Baby Boomers Get Scolded For Not Preparing For Kids

There is an ongoing battle among Canadian governments on how to handle the lack of affordable child care. In July, Quebec’s government, based on a private initiative from an 11-year-old autistic boy, approved a…

Baby Boomers Get Scolded For Not Preparing For Kids


There is an ongoing battle among Canadian governments on how to handle the lack of affordable child care. In July, Quebec’s government, based on a private initiative from an 11-year-old autistic boy, approved a program that provides free child care for 1.4 million children. It is now up to Ontario and Ottawa to make sure all families have access to the program and to show they have a plan to pay for it. This is no small deal—this is child care for millions of children that has proven to have a positive impact on their well-being and families.

What is also of concern to children’s advocates is that the number of subsidized spaces being provided by Quebec will fall in the coming years when the program is phased out. The outcome is that child care for low-income families will suddenly disappear. Many provinces have not yet implemented a new universal child care system.

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This is why the New Democrats are calling for Ontario Premier Doug Ford to bring back fully funded universal child care within 12 months. There are immediate funding announcements that could be made immediately. Ford can announce that Ontario will begin this roll-out within the first 100 days of his government.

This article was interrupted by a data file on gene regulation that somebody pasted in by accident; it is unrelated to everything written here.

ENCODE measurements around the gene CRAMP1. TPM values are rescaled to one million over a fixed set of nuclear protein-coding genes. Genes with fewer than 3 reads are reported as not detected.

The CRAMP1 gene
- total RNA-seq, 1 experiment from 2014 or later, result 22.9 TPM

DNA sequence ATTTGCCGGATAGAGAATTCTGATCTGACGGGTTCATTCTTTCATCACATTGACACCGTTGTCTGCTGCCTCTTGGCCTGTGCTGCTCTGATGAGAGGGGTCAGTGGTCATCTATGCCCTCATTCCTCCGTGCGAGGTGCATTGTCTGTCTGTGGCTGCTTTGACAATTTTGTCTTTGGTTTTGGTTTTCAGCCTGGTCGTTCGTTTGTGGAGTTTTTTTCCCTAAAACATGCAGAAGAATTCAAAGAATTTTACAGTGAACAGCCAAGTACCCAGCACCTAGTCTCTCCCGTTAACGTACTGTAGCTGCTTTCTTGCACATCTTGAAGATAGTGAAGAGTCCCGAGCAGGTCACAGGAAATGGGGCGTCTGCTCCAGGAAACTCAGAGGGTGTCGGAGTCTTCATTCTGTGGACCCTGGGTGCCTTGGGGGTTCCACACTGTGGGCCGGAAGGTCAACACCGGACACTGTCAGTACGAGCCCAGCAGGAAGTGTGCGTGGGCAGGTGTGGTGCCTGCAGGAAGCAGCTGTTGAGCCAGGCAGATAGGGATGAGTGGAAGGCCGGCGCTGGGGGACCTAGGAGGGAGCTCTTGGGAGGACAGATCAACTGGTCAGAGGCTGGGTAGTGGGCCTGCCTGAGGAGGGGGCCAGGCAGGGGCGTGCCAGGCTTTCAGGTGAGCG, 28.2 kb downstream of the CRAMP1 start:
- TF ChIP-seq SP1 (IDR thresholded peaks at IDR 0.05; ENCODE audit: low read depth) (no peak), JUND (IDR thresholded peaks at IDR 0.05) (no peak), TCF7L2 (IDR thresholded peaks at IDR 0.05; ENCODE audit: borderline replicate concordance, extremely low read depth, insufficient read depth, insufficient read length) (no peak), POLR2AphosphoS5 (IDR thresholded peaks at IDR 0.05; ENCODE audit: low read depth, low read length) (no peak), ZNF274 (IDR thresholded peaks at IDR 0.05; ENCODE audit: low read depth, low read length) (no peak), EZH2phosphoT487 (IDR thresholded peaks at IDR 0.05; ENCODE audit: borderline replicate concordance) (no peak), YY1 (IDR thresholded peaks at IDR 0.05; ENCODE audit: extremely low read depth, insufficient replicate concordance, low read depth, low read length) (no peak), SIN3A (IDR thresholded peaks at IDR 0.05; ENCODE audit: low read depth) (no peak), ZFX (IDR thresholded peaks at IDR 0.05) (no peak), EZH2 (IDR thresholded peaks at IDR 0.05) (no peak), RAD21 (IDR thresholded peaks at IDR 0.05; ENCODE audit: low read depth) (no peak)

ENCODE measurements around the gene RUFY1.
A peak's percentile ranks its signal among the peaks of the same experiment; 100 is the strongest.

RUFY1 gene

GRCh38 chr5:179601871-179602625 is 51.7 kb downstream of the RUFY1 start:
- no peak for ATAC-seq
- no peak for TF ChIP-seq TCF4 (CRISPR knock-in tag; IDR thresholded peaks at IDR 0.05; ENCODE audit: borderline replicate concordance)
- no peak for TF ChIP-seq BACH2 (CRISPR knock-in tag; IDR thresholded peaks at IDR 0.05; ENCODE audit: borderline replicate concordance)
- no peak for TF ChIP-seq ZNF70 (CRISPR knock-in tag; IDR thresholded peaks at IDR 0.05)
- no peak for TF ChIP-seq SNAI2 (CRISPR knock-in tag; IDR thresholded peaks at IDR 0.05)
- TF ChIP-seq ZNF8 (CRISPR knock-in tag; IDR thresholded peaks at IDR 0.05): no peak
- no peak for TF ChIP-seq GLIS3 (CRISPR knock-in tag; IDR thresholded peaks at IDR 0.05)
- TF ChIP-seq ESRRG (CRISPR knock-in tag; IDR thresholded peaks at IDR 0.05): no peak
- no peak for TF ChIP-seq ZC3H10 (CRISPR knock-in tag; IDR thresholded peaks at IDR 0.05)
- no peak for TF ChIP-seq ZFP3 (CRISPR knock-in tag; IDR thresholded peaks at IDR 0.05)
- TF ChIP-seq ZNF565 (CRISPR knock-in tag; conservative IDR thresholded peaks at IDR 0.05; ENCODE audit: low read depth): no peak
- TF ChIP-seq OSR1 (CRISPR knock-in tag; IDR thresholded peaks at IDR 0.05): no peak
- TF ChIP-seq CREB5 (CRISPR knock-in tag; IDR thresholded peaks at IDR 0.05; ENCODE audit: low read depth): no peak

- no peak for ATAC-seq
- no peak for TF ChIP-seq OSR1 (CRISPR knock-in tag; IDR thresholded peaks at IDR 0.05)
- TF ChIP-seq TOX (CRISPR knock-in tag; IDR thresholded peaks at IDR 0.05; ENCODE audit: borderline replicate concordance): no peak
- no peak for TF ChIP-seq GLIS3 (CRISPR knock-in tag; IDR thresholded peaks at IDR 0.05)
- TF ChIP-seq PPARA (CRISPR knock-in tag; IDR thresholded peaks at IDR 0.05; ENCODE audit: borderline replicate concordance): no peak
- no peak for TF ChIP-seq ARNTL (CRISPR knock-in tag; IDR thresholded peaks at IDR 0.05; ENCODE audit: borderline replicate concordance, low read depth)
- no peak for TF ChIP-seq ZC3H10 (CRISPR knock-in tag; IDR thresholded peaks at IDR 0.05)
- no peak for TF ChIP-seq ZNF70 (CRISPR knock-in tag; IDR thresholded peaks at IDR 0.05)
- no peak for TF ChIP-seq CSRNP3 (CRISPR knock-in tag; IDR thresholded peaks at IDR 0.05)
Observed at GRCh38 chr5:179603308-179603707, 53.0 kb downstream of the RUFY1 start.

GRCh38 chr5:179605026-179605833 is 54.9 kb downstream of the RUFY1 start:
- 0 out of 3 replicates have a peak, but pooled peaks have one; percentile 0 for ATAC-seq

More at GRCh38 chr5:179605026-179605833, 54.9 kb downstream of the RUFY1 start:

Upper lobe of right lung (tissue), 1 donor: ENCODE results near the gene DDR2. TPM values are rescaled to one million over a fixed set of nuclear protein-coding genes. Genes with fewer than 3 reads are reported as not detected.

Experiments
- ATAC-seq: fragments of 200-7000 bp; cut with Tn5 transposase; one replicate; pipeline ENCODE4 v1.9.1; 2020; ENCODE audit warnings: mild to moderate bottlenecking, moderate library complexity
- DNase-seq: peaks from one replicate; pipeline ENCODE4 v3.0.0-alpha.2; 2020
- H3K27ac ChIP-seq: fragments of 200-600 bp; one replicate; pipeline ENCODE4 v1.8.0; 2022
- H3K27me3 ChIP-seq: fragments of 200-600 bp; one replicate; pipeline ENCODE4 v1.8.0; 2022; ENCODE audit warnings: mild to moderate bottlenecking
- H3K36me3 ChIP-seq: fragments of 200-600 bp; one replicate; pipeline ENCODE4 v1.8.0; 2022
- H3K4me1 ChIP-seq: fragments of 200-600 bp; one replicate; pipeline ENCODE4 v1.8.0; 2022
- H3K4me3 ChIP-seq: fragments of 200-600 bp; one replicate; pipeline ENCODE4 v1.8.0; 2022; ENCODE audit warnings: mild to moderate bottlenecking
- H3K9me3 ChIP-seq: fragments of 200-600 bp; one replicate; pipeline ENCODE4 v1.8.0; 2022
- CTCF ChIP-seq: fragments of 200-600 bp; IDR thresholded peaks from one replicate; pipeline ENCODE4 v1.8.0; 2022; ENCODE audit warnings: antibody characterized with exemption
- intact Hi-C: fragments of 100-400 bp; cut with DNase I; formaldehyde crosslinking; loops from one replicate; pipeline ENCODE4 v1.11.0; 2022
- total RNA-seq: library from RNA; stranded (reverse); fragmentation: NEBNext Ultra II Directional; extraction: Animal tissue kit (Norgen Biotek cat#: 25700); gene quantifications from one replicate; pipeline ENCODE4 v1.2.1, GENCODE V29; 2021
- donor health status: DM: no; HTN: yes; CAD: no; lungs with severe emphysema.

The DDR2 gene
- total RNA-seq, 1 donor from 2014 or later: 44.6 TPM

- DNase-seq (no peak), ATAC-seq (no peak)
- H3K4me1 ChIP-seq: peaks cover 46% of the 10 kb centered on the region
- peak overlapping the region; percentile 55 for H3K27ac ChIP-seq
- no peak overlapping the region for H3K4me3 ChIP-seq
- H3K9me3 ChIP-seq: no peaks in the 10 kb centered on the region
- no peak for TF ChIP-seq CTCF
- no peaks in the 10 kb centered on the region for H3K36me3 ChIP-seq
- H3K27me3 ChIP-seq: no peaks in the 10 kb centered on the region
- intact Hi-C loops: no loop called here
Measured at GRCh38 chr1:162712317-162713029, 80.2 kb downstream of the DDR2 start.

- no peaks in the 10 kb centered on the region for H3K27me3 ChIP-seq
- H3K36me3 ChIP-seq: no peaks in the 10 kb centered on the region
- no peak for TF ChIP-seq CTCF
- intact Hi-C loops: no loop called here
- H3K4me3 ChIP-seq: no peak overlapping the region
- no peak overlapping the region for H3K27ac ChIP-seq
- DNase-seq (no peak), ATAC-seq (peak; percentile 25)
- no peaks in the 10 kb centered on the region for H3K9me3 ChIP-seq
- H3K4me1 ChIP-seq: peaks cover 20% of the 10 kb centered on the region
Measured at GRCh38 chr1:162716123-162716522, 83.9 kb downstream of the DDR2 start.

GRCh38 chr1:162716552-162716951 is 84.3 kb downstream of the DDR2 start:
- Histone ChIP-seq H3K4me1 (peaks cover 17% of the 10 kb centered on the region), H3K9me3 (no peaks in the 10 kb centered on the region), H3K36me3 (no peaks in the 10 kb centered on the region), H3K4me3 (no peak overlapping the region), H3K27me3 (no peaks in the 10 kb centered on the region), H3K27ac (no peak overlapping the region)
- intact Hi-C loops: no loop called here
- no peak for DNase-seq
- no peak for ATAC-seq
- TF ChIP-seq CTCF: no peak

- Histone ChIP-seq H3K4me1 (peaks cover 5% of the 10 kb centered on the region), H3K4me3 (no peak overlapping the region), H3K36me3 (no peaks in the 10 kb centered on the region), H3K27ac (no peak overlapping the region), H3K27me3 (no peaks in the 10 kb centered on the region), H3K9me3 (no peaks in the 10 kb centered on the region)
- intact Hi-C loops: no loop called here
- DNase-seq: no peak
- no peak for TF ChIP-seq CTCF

This is not rocket science.

No society should deny its children from accessing the greatest opportunity to develop their potential because it has not made available the resources to provide them with an appropriate child care experience.

Ontario and Ottawa have a historic opportunity to change things for the better. Neither should allow themselves to be a bystander in this fight, unwilling to lead in a way that will ensure the creation of opportunities for more kids, their families and communities.

Allowing the roll-out of public universal child care in Ontario and set a precedent for other provinces to follow. Or delay the expansion of public child care to the point of no return. Neither option is a viable option.

Governments are increasingly being told that tax revenue has to be reinvested in the provision of essential services such as child care.

By not addressing this issue, governments are causing parents and communities to suffer. Canada’s education system is already overburdened with funding. Lower the tax burden on child care and you will have more children and families being able to keep and start businesses in their communities.

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